Personal is Political: Reading Dharamvir Bharati’s ‘Andha Yug’ in 21st Century India

The archetype of the characters from the Mahabharata and their reflecting the age of corruption in the realm of politics, society, and family is not anything novel by 2020 standards. Prakash Jha’s 2010 blockbuster Raajneeti traces the rise and fall of a dynastic political family, which has been likened to the Gandhi family and the Congress party, but it uses the aforementioned epic to explore the theme of history repeating itself tragically. Baahubali too derives from the same myth-making project and infuses it within the more familiar setting as in the Ramayana.

However, reading Dharamvir Bharti’s play Andha Yug – a 1953 classic of Hindi literature, translated as a “model in the field” as Girish Karnad said – in the contemporary scenario of 2020 does something remarkable for you: it puts the state of modern Indian media in some perspective.

Andha Yug is a fitting title for the play itself since it focuses on the end of an era with the war at Kurukshetra and how it symbolised the beginning of a dark, blind age, but the title also encapsulates the willful blindness to ethics that mark mainstream, popularly consumed journalism in our age.

The play on king Dhritarashtra’s literal and metaphorical blindness to the impending doom of corruption and injustice in the empire, punctuates the aforementioned theme. In 2020, one wonders if the citizens and leaders are themselves an embodiment of the tired, fallen king, with their passive participation in the oppression of dissent when academicians and activists like Hany Babu, Anand Teltumbde, Safoora Zargar, Devangana Kalita, Natasha Narwal, Sudha Bhardwaj, and countless others are kept in captivity by Indian State.

It is, however, the seldom-explored character of Sanjaya, the seer-messenger, which sets this play apart, particularly through the lens of 21st century media ethics. The epic’s bard, Ved Vyasa, had blessed Sanjaya with the unique and powerful ability to envision the events of the battlefield and he had thus been entrusted with a reliable relegation of the war to the non-participants in the Hastinapur kingdom. Bharati’s play, unlike the oft-used chant of “don’t blame the messenger,” holds Sanjaya entirely accountable and explicitly reveals moments of retrospection in the messenger’s speeches.

“But how can I tell the truth to the blind?” a despairing Sanjaya asks in Act Two, and the truth does not entail the narration of events as they happened, but it comprises within it a voice of reason. In the penultimate act, his blessed vision vanishes and this loss of his ability to report, to document, to narrativise is understood by Vidura as the final sign of the end of the age, a destruction of the world as they know it.

Also read: ‘Bhimayana’: Why You Should Be Reading This Anti-Caste Narrative

In this structure of events, Bharati’s focus is obvious – the truth won’t matter, if there is nobody to recollect it and problematise its facticity in a deluded society. In my interview with journalist-writer Raghu Karnad, prior to the Delhi assembly elections, Karnad said something about modern journalism that resonated quite personally with me – he argued that any journalist telling people they do not have a stand or a stake in their reportage is essentially lying, which is to say that journalism needs to present and assess the whole picture, but who has socio-political capital within the picture (and outside of it) is also integral in its portrayal.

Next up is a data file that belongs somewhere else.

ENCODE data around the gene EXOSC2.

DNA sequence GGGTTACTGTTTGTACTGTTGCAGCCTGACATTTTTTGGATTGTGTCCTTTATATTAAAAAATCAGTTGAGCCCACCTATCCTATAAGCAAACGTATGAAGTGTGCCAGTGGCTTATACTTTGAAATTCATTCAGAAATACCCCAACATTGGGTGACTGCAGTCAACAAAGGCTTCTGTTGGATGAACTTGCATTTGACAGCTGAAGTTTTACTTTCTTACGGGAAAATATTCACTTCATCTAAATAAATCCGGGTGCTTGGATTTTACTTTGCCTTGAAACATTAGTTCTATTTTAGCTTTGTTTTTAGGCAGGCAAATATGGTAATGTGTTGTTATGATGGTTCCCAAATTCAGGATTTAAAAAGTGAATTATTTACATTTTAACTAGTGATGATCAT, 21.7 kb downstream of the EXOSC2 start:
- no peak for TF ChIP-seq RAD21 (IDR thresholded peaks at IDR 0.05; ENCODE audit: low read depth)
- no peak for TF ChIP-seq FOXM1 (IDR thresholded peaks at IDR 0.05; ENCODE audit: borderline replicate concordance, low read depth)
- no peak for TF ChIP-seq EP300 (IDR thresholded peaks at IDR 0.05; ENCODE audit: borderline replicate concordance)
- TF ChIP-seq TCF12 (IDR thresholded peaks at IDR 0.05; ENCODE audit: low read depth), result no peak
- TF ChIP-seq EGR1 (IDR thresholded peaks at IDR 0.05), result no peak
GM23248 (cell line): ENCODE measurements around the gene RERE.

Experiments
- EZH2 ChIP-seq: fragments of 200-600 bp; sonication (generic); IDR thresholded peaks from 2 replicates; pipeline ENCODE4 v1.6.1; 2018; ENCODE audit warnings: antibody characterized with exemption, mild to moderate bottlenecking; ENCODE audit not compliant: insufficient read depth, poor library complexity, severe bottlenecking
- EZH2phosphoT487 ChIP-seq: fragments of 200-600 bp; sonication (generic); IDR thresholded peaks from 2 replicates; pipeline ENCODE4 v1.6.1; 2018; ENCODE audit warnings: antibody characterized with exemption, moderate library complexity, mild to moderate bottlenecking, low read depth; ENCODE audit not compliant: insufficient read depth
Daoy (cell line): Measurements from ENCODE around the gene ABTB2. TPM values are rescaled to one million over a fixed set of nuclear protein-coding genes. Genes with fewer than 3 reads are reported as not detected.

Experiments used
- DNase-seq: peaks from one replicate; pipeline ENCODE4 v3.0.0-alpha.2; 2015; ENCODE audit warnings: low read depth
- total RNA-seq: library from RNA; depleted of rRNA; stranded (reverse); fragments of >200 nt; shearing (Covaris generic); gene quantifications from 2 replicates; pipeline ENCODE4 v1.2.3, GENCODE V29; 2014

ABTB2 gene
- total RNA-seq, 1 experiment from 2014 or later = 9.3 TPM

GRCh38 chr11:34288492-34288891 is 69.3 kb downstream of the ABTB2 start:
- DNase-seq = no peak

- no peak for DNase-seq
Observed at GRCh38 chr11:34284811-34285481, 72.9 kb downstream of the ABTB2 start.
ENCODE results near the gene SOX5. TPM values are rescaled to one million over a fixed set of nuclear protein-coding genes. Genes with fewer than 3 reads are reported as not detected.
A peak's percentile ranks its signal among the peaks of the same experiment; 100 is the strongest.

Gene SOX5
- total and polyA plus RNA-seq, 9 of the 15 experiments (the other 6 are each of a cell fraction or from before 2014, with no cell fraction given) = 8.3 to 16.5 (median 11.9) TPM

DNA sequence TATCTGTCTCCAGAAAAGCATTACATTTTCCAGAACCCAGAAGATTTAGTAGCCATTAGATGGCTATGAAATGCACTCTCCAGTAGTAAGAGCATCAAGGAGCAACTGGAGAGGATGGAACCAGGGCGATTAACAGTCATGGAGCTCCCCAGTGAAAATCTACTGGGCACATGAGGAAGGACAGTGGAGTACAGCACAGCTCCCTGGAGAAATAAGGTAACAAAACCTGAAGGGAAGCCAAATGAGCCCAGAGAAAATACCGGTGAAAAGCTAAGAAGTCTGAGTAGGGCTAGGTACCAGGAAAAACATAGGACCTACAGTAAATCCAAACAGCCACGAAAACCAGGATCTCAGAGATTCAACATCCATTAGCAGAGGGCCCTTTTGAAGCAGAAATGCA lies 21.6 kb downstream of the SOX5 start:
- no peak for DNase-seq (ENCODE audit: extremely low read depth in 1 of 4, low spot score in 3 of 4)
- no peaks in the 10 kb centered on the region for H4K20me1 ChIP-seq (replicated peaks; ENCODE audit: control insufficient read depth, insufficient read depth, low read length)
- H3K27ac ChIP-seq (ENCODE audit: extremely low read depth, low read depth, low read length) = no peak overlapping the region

In characters like Yuyutsu and Ashwatthama, Bharati depicts the personal cost of dissent and the social construction of madness, respectively. As the only Kaurava who fought on the Pandava side, for he believed in the relative sense of justice and actively protested against the social majority, Yuyutsu is driven to excommunication and ultimately suicide. The contemporary cry of nationalism (and simultaneous violent labelling of ‘anti-nationals’) resonates in the attitude of the Kaurava clan, and it puts into perspective the vilification of activists and journalists, as in the contempt case of Prashant Bhushan, who privilege their truthful concern for the state of democracy over blatant, easier mode of supplication to the ones in power.

The two guards present the dialectic of the common man, and it is ever-relevant to the modern bourgeois complicity in the rise of Indian fascism. In the very first act, Guard 2 says, “We had no opinions of our own. We made no choices,” followed by the materialisation of darkness in the stage setting and a discussion on the honour of a civilisation – what happens to a society with paralysis and inaction while leaders make self-centered decisions based on sycophantic counsel?

The epic may not be able to hold the common man culpable for it was still a monarchical society, but seeing the reflection of our own ignorant peer groups and aggressively silent familial spaces in the play is a cause for worry – this is supposed to be an active democracy. What’s our excuse for turning a blind eye and denouncing protests that are integral to the tenet of representation in a democracy?

For a 21st century audience, a reading of Bharati’s Andha Yug is an exercise in evaluating middle-class complacency and the ethical poignancy of representation in marginalisation and violent oppression of the systemically othered communities, as the personal is indeed political.

Anushree Joshi is an over-thinker who studies English literature at Lady Shri Ram College who has strong opinions on why your #IAmHumanistNotFeminist attitude is a problem and why Manto should be taught in schools and colleges across the country.

Featured image credit: Amazon/Illustration: LiveWire